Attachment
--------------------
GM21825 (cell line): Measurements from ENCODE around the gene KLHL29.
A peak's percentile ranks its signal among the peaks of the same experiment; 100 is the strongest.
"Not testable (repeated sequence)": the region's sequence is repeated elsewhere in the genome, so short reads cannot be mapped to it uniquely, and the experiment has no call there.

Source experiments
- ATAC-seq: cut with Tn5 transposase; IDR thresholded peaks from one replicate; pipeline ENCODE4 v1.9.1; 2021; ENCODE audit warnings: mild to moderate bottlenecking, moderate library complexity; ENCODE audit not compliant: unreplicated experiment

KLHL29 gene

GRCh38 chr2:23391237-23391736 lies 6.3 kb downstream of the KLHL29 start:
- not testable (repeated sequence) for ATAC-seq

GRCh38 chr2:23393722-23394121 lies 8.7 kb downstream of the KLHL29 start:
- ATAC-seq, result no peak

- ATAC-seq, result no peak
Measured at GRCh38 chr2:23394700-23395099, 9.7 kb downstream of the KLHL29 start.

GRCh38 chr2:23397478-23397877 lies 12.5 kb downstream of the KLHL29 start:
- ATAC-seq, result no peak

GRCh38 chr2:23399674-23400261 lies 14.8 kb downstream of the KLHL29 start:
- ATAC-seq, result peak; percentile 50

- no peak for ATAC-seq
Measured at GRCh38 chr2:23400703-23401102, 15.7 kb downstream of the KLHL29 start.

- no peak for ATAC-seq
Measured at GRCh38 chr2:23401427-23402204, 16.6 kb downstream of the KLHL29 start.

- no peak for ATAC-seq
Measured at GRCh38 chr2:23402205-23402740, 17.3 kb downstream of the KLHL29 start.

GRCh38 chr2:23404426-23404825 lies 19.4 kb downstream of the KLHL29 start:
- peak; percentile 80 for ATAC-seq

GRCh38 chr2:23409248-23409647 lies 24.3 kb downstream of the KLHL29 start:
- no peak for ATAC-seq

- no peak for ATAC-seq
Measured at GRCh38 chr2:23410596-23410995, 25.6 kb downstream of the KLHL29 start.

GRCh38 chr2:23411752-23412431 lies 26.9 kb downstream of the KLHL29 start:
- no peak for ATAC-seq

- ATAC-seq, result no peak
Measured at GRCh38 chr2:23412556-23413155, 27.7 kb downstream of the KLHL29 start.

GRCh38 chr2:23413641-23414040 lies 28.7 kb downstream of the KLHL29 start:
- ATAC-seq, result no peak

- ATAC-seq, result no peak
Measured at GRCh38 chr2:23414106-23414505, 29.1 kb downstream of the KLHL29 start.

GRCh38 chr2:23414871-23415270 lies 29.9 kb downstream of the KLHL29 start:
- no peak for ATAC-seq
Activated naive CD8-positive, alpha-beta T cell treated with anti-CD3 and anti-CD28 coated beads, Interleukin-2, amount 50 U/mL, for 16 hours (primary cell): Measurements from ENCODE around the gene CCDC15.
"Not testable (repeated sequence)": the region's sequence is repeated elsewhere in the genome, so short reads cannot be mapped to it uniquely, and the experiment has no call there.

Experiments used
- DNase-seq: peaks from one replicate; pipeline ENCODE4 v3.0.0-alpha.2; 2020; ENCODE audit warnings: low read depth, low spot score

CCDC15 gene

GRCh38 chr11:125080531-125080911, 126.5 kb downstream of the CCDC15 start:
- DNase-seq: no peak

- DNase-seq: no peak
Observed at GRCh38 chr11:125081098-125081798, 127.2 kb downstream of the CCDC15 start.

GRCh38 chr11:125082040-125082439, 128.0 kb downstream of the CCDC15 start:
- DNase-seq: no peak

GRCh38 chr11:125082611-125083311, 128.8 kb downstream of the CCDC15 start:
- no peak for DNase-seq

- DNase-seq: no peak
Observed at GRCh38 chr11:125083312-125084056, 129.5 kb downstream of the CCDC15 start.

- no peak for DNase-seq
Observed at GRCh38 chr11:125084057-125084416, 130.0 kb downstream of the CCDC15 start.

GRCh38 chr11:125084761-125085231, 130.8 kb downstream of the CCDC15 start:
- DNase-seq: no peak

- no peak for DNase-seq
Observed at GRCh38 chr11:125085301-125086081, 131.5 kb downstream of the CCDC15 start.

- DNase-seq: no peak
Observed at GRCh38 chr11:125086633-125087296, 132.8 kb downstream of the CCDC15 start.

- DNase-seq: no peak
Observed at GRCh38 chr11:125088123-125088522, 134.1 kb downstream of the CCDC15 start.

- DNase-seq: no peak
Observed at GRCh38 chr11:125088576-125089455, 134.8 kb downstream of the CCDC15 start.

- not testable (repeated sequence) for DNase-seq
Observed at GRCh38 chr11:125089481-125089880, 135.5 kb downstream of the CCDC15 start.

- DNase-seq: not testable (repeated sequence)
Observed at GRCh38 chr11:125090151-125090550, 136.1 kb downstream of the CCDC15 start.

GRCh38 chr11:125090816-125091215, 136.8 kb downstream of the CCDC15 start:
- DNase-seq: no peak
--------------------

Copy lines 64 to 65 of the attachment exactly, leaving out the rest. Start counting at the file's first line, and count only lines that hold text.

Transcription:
- DNase-seq: no peak
Observed at GRCh38 chr11:125088576-125089455, 134.8 kb downstream of the CCDC15 start.